The first thing to notice is that the subsidy has a flattening effect on the indifference curves for users in the \(\left( Y,B\right) \)space. For a given (positive) value of s and a given bundle in the (Y, B)space, we have that \(MRS_{YB}^{u}=\left( \left( 1s\right) q+\frac{Y}{w^{u}}\right) /w^{u}\) . Thus, the threshold value for Y, separating the bundles where \( MRS_{YB}^{u}>MRS_{YB}^{n}\) from those where \(MRS_{YB}^{u}<MRS_{YB}^{n}\), lowers from \(\Omega \), as defined in (4), to
Hence, the SC property is restored if \(s\ge 1\).^{Footnote 17}
Most importantly, notice that in our setting a subsidy on jobrelated expenses represents a very effective instrument to redistribute towards users. This is because nonusers derive no benefit from the subsidy. Therefore, channeling at least part of the resources transferred to users through a subsidy on jobrelated expenses makes it less attractive for nonusers to behave as mimickers. One can then expect that, by supplementing an optimal nonlinear income tax with an optimally chosen s, the firstbest PF and the secondbest PF will coincide over a larger set of values for \( {\overline{V}}^{n}\). In particular, since we know from the analysis in Sect. 3 that an optimal nonlinear income tax is sufficient to implement a firstbest optimum (i.e., a point on the firstbest PF) when \({\overline{V}} ^{n}\in [U_{LF}^{n}\frac{\pi }{2}\frac{(Y_{LF}^{u}Y_{LF}^{n})^{2}}{ Y_{LF}^{n}},U_{LF}^{n})\), one can expect that using s as an additional policy tool allows implementing a firstbest optimum also for a range of values for \({\overline{V}}^{n}\) that are strictly lower than \(U_{LF}^{n}\frac{ \pi }{2}\frac{(Y_{LF}^{u}Y_{LF}^{n})^{2}}{Y_{LF}^{n}}\). As shown in Proposition 4 below, which looks at the solution to the government’s problem for values of \({\overline{V}}^{n}\) such that \(U_{LF}^{n}\le {\overline{V}} ^{n}<U_{LF}^{n}\frac{\pi }{2}\frac{(Y_{LF}^{u}Y_{LF}^{n})^{2}}{Y_{LF}^{n}}\) , this intuition is indeed correct.^{Footnote 18}\(^{\text {,}}\)^{Footnote 19}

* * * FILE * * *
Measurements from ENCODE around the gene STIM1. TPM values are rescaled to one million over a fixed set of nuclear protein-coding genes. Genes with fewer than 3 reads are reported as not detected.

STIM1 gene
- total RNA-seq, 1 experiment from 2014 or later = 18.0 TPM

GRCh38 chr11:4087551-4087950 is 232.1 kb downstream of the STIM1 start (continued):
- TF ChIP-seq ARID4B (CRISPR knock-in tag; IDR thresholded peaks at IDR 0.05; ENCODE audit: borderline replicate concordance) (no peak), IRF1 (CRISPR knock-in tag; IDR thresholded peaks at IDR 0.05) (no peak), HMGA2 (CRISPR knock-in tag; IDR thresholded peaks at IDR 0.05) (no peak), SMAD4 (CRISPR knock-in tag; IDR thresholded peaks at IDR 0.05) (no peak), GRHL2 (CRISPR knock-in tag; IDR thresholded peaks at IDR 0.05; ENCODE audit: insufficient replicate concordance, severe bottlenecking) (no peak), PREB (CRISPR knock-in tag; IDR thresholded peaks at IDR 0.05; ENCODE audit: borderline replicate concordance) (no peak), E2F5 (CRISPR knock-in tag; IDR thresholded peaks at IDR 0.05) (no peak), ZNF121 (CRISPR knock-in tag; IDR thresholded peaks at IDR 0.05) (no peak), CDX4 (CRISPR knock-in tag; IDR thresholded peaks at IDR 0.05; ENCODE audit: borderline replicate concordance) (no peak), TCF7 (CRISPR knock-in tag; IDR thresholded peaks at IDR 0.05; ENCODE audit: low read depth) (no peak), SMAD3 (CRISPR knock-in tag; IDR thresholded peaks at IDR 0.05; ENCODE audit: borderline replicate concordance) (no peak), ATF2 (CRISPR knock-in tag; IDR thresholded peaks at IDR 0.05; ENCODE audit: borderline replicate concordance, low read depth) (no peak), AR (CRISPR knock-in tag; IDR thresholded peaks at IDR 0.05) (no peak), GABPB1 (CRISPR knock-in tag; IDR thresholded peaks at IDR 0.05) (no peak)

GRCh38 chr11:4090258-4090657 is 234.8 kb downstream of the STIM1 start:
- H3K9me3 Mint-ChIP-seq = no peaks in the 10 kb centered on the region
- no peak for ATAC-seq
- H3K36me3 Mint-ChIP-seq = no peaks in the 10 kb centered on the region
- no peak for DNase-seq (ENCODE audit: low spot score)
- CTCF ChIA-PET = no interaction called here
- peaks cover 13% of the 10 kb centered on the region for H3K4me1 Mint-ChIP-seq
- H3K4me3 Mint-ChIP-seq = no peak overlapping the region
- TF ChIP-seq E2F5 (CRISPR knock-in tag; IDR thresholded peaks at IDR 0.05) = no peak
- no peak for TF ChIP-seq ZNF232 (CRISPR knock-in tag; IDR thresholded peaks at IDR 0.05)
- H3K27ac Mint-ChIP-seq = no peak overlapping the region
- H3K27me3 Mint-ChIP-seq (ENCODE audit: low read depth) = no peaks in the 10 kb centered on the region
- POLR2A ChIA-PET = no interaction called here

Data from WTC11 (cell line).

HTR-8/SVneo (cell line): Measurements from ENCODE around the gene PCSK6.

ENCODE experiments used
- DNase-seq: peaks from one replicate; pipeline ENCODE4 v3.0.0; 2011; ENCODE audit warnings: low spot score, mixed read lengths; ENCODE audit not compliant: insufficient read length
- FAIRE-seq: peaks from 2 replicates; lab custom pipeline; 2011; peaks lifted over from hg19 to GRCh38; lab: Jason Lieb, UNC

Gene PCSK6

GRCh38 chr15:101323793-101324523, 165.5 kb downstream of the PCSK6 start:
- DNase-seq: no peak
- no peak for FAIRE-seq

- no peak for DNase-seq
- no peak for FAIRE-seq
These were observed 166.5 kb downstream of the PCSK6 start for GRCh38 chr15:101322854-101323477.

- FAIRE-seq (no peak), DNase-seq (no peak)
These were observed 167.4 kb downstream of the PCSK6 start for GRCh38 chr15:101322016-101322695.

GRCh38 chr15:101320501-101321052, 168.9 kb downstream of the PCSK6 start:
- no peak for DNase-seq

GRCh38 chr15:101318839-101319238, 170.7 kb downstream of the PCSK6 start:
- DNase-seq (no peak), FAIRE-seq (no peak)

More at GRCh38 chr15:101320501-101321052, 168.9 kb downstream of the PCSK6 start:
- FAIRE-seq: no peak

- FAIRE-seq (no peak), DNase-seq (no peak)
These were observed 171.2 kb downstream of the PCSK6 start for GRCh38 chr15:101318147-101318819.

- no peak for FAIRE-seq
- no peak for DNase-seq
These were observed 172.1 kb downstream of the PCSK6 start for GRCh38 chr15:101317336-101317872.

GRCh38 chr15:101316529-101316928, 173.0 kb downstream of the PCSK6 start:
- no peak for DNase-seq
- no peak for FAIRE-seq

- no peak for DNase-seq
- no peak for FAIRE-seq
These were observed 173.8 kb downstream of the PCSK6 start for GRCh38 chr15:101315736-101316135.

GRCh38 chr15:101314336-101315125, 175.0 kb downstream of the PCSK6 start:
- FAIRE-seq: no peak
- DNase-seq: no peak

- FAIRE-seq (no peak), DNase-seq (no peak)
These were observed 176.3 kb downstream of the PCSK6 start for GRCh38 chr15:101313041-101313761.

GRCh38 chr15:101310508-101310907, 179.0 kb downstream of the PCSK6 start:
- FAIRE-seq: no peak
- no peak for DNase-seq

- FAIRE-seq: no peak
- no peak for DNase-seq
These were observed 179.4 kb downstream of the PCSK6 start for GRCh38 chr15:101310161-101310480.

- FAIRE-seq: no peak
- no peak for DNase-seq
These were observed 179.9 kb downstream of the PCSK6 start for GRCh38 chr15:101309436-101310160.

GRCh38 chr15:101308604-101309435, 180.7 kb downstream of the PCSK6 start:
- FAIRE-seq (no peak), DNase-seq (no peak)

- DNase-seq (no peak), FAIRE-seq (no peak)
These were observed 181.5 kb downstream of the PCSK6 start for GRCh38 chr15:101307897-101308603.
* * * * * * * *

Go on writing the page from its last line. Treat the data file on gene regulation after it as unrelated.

Proposition 4
Assume that \(U_{LF}^{n}\le {\overline{V}} ^{n}<U_{LF}^{n}\frac{\pi }{2}\frac{(Y_{LF}^{u}Y_{LF}^{n})^{2}}{Y_{LF}^{n}}\)and that the government is optimizing a nonlinear income tax and a proportional subsidy on workrelated expenses. Moreover, let \({\widehat{V}} \equiv U_{LF}^{n}\frac{\pi }{2}\frac{2w^{u}q}{w^{u}}\left( Y_{LF}^{n}Y_{LF}^{u}\right) \)be a threshold value for \({\overline{V}}^{n}\).

(i)
Suppose that \(q\le {\overline{q}}\) (i.e., \(Y_{LF}^{u}\ge Y_{LF}^{n} \)); then, the secondbest PF will coincide with the firstbest PF.

(ii)
Suppose that \(q>{\overline{q}}\) (i.e., \(Y_{LF}^{u}<Y_{LF}^{n}\)). For \({\overline{V}}^{n}\ge {\widehat{V}}\), the secondbest PF coincides with the firstbest PF. For \({\overline{V}}^{n}<{\widehat{V}}\), instead, both selfselection constraints will be binding and any point on the secondbest PF corresponds to an allocation at which both types of agents face a distortion on their labor supply.
Proof
See Appendix D. \(\square \)